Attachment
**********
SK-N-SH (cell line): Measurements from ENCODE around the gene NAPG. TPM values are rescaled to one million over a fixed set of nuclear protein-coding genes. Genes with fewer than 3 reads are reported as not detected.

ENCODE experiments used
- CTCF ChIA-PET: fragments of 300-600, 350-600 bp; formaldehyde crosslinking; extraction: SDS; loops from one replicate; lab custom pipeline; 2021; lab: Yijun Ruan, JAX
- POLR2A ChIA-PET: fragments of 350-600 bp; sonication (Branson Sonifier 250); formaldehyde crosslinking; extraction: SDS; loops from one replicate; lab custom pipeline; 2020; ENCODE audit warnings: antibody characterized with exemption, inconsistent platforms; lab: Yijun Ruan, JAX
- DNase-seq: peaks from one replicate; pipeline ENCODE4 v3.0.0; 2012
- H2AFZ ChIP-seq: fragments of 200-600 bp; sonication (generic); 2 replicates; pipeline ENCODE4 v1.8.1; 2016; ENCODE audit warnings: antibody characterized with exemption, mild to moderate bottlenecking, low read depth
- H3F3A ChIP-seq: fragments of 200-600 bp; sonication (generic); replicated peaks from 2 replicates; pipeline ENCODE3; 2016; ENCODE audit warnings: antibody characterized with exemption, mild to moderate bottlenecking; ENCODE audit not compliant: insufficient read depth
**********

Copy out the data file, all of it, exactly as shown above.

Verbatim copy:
SK-N-SH (cell line): Measurements from ENCODE around the gene NAPG. TPM values are rescaled to one million over a fixed set of nuclear protein-coding genes. Genes with fewer than 3 reads are reported as not detected.

ENCODE experiments used
- CTCF ChIA-PET: fragments of 300-600, 350-600 bp; formaldehyde crosslinking; extraction: SDS; loops from one replicate; lab custom pipeline; 2021; lab: Yijun Ruan, JAX
- POLR2A ChIA-PET: fragments of 350-600 bp; sonication (Branson Sonifier 250); formaldehyde crosslinking; extraction: SDS; loops from one replicate; lab custom pipeline; 2020; ENCODE audit warnings: antibody characterized with exemption, inconsistent platforms; lab: Yijun Ruan, JAX
- DNase-seq: peaks from one replicate; pipeline ENCODE4 v3.0.0; 2012
- H2AFZ ChIP-seq: fragments of 200-600 bp; sonication (generic); 2 replicates; pipeline ENCODE4 v1.8.1; 2016; ENCODE audit warnings: antibody characterized with exemption, mild to moderate bottlenecking, low read depth
- H3F3A ChIP-seq: fragments of 200-600 bp; sonication (generic); replicated peaks from 2 replicates; pipeline ENCODE3; 2016; ENCODE audit warnings: antibody characterized with exemption, mild to moderate bottlenecking; ENCODE audit not compliant: insufficient read depth